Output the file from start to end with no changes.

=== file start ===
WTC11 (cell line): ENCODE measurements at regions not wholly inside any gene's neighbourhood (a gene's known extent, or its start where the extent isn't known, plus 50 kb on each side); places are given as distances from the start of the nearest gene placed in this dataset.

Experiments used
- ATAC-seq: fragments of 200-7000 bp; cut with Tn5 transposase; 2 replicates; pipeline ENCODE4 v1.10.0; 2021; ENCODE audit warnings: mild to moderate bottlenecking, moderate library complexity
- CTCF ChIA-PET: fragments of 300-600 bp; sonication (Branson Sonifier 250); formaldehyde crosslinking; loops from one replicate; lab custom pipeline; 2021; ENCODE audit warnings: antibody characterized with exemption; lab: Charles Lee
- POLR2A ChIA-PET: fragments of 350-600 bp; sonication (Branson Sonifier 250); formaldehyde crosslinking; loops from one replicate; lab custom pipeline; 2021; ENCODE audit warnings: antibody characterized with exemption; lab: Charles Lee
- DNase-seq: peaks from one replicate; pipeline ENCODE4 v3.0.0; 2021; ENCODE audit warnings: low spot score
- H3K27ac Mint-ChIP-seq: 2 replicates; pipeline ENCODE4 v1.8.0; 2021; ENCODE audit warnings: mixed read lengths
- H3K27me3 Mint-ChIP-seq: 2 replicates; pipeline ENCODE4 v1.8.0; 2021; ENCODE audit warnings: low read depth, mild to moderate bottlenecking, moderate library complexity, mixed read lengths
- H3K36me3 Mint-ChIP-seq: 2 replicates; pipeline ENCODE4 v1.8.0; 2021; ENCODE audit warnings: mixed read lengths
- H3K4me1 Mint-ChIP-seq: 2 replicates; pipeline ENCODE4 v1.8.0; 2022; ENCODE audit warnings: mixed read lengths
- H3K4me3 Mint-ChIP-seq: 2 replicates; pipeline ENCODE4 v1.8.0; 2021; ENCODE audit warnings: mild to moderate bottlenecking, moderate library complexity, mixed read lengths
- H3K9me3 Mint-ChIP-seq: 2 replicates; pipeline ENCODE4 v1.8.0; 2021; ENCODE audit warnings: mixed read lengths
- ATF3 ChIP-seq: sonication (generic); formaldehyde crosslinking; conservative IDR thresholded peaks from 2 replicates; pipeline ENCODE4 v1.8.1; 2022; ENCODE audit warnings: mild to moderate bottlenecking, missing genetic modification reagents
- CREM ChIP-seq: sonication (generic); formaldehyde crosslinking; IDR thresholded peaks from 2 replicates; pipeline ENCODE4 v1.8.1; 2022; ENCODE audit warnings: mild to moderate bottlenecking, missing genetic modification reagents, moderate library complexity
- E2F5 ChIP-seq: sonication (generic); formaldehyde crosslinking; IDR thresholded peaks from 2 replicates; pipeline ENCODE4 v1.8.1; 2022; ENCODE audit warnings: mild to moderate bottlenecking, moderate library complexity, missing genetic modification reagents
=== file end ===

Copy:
WTC11 (cell line): ENCODE measurements at regions not wholly inside any gene's neighbourhood (a gene's known extent, or its start where the extent isn't known, plus 50 kb on each side); places are given as distances from the start of the nearest gene placed in this dataset.

Experiments used
- ATAC-seq: fragments of 200-7000 bp; cut with Tn5 transposase; 2 replicates; pipeline ENCODE4 v1.10.0; 2021; ENCODE audit warnings: mild to moderate bottlenecking, moderate library complexity
- CTCF ChIA-PET: fragments of 300-600 bp; sonication (Branson Sonifier 250); formaldehyde crosslinking; loops from one replicate; lab custom pipeline; 2021; ENCODE audit warnings: antibody characterized with exemption; lab: Charles Lee
- POLR2A ChIA-PET: fragments of 350-600 bp; sonication (Branson Sonifier 250); formaldehyde crosslinking; loops from one replicate; lab custom pipeline; 2021; ENCODE audit warnings: antibody characterized with exemption; lab: Charles Lee
- DNase-seq: peaks from one replicate; pipeline ENCODE4 v3.0.0; 2021; ENCODE audit warnings: low spot score
- H3K27ac Mint-ChIP-seq: 2 replicates; pipeline ENCODE4 v1.8.0; 2021; ENCODE audit warnings: mixed read lengths
- H3K27me3 Mint-ChIP-seq: 2 replicates; pipeline ENCODE4 v1.8.0; 2021; ENCODE audit warnings: low read depth, mild to moderate bottlenecking, moderate library complexity, mixed read lengths
- H3K36me3 Mint-ChIP-seq: 2 replicates; pipeline ENCODE4 v1.8.0; 2021; ENCODE audit warnings: mixed read lengths
- H3K4me1 Mint-ChIP-seq: 2 replicates; pipeline ENCODE4 v1.8.0; 2022; ENCODE audit warnings: mixed read lengths
- H3K4me3 Mint-ChIP-seq: 2 replicates; pipeline ENCODE4 v1.8.0; 2021; ENCODE audit warnings: mild to moderate bottlenecking, moderate library complexity, mixed read lengths
- H3K9me3 Mint-ChIP-seq: 2 replicates; pipeline ENCODE4 v1.8.0; 2021; ENCODE audit warnings: mixed read lengths
- ATF3 ChIP-seq: sonication (generic); formaldehyde crosslinking; conservative IDR thresholded peaks from 2 replicates; pipeline ENCODE4 v1.8.1; 2022; ENCODE audit warnings: mild to moderate bottlenecking, missing genetic modification reagents
- CREM ChIP-seq: sonication (generic); formaldehyde crosslinking; IDR thresholded peaks from 2 replicates; pipeline ENCODE4 v1.8.1; 2022; ENCODE audit warnings: mild to moderate bottlenecking, missing genetic modification reagents, moderate library complexity
- E2F5 ChIP-seq: sonication (generic); formaldehyde crosslinking; IDR thresholded peaks from 2 replicates; pipeline ENCODE4 v1.8.1; 2022; ENCODE audit warnings: mild to moderate bottlenecking, moderate library complexity, missing genetic modification reagents